It’s not often that the decentralized energy spotlight is shone into Japan, yet, with the ‘fallout’ from the March 2011 earthquake, tsunami and destruction of the Fukushima Daiichi nuclear power plant still in the air, there is a good deal of interest in how the country will realign its energy and electricity policies. The greater use of gas to generate power in thermal plants has been the short-term answer, with the resulting increase of increased imports of expensive natural gas. Could cogeneration also benefit?
The current status of CHP is healthy – Japan has nearly 10 GWe of CHP generating capacity in place, four-fifths of this in the industrial sector and rest serving commercial buildings and, through micro-CHP technology, homes. After a long period of strong capacity growth in the 1990s and up until 2008, growth then almost halted until last year, when 400 MW of new plants were added.
All this according to a new report on the status of and prospects for CHP and district heating and cooling (DHC): Country Scorecard: Japan, published under the International Energy Agency’s CHP/DHC ‘Collaborative’.
The prospects for CHP are less certain – it’s hard to say whether the growth in capacity in 2012 represents the start of a new, post-Fukushima upward trend. But there is considerable room for optimism, says the IEA. It suggests that the market for CHP may develop around three main opportunities: possible new policy incentives for CHP following the tsunami; continued support from the government and Japan’s gas industry for micro-CHP; and a growing role for flexible CHP systems to work within smart energy networks.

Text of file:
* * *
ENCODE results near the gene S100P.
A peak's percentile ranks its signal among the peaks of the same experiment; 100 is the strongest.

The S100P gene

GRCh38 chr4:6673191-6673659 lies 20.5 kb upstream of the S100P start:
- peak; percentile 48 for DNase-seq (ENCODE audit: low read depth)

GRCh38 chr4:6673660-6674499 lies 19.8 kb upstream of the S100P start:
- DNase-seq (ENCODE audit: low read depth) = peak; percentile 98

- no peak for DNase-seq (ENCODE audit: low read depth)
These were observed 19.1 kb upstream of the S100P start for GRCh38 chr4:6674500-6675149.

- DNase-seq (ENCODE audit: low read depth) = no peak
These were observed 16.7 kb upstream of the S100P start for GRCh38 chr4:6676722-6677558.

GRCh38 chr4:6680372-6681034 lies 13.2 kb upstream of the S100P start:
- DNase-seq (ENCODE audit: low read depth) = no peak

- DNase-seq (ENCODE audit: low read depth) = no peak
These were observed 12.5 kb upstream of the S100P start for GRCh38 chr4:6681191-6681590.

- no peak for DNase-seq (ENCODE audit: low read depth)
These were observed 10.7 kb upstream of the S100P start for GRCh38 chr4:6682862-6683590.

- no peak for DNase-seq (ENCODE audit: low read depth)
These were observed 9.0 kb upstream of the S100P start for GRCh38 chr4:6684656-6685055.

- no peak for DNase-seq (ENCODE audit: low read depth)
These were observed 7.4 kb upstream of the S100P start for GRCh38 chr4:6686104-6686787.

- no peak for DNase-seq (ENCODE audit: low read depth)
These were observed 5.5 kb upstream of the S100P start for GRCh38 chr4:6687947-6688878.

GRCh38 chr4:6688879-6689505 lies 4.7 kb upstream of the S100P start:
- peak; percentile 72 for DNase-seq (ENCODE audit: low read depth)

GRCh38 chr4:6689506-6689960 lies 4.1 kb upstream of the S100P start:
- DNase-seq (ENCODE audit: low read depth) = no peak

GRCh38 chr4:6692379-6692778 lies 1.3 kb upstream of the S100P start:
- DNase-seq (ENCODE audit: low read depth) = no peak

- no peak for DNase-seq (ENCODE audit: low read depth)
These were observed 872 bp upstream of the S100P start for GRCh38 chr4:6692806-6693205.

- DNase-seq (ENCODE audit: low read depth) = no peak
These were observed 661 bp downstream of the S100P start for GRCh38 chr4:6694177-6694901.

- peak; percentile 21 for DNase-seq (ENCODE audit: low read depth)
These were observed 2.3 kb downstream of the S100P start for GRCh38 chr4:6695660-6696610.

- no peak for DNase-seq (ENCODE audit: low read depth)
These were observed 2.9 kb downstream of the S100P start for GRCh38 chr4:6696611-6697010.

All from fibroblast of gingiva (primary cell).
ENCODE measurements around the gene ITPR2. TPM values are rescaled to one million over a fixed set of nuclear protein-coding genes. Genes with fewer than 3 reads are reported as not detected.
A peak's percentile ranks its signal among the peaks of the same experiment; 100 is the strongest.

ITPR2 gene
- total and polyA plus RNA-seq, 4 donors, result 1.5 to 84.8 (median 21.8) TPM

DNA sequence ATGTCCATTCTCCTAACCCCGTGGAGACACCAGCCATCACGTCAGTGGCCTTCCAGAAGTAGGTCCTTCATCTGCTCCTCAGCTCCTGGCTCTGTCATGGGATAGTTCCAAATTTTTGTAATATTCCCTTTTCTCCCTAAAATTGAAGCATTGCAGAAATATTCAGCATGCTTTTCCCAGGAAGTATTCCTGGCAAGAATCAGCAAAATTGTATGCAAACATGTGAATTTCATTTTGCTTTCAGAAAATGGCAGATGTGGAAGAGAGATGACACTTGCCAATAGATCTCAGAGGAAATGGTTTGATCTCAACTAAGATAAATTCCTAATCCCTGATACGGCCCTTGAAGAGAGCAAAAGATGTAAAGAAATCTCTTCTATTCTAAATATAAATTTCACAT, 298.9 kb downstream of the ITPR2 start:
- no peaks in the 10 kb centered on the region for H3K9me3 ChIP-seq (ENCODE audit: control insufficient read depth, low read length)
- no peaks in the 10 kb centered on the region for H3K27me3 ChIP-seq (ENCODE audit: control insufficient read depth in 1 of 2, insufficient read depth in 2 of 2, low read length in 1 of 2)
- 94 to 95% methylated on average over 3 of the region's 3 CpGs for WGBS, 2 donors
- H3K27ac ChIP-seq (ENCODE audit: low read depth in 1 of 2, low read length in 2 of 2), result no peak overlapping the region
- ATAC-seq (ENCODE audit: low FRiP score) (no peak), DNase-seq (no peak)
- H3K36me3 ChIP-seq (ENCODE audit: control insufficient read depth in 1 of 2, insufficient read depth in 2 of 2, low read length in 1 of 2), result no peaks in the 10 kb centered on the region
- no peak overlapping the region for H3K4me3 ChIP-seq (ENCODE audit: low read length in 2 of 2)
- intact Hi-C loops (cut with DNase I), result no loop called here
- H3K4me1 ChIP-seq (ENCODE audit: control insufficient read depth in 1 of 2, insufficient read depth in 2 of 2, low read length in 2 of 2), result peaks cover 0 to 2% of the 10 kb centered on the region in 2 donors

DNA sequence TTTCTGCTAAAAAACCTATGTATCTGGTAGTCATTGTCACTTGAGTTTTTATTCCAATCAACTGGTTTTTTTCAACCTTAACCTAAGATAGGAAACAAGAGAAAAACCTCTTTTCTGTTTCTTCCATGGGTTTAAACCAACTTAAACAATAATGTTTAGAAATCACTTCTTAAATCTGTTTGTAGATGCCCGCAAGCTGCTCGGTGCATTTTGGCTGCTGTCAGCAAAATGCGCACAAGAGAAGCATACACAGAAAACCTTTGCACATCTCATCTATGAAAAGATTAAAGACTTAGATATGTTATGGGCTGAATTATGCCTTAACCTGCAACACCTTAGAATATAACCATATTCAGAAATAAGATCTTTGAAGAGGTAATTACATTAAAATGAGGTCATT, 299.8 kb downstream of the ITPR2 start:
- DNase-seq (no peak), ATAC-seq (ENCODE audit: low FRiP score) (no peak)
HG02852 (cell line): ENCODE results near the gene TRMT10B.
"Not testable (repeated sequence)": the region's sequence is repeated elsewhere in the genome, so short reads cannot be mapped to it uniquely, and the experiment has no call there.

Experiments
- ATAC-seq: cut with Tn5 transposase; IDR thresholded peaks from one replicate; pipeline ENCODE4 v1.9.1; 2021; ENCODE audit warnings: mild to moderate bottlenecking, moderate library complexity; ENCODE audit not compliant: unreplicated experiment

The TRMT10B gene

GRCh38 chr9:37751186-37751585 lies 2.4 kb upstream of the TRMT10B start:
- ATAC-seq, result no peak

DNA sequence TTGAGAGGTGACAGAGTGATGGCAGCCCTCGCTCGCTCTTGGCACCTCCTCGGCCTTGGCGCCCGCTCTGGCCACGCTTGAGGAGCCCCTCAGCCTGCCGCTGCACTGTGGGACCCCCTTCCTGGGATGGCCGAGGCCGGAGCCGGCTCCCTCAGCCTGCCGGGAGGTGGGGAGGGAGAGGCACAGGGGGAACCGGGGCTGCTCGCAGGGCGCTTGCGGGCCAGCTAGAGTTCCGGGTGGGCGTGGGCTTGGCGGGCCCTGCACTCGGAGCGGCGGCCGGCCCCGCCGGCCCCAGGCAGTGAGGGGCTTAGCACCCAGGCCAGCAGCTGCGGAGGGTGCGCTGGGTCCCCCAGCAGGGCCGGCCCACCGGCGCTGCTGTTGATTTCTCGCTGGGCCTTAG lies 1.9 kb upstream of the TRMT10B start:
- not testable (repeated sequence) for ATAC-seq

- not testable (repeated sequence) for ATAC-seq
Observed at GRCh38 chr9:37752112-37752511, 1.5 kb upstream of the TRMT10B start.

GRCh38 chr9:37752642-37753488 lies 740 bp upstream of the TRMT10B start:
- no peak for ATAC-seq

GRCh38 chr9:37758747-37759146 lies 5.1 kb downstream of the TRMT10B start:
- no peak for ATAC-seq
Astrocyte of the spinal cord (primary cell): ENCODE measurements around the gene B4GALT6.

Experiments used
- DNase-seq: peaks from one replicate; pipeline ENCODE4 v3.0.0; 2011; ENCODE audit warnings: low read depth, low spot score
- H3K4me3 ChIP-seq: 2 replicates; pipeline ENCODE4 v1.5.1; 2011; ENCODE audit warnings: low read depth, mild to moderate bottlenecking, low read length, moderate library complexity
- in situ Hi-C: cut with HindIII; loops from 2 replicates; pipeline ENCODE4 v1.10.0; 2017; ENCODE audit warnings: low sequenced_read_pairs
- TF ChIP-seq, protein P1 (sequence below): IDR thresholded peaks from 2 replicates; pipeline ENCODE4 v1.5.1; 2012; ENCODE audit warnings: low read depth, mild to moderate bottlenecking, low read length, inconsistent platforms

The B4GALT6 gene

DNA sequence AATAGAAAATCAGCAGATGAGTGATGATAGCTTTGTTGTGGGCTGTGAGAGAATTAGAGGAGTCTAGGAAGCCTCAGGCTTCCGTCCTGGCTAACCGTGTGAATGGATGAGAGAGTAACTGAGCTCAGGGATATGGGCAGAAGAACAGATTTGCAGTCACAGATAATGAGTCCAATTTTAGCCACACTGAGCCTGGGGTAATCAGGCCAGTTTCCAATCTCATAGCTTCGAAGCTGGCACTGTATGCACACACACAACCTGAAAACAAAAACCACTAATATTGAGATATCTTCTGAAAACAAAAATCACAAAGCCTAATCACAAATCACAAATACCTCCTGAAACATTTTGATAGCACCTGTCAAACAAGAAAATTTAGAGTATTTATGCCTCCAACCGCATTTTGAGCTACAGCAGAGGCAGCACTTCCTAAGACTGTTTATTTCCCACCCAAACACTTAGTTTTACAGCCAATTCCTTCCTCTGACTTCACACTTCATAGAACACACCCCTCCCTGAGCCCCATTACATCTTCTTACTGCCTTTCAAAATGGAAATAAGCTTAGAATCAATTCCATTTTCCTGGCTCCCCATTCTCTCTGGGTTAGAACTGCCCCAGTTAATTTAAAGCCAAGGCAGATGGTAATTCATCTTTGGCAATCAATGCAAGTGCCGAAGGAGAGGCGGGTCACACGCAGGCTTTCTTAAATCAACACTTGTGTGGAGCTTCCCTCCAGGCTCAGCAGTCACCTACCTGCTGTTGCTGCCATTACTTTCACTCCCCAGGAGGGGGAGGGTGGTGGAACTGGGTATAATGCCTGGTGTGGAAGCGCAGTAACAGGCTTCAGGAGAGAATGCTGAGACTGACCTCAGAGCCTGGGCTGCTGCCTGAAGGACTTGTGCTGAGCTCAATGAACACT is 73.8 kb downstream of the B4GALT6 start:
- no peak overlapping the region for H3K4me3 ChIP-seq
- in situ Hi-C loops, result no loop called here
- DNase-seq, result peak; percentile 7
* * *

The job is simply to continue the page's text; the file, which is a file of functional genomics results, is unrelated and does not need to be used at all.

With reform of the nation’s energy policy under discussion, Japan has the opportunity to stimulate new large-scale cogeneration capacity by ensuring that electricity exports from plants to the grid are fully rewarded. The country also has the opportunity to build a major export industry for micro-CHP units, particularly those based on solid oxide fuel cells, a technology area in which Japan leads the world’s development and commercialization efforts. A similar case could be made for decentralized energy generation schemes working within smart energy networks, including those based on district energy networks.
Japan has already achieved much more a gigawatt of new decentralized generation capacity; most of this being solar PV. If the country is also going to add new plants fuelled with imported gas, it would make sense to see that much of this operated in high efficiency mode – ie with heat recovery and use; as cogeneration.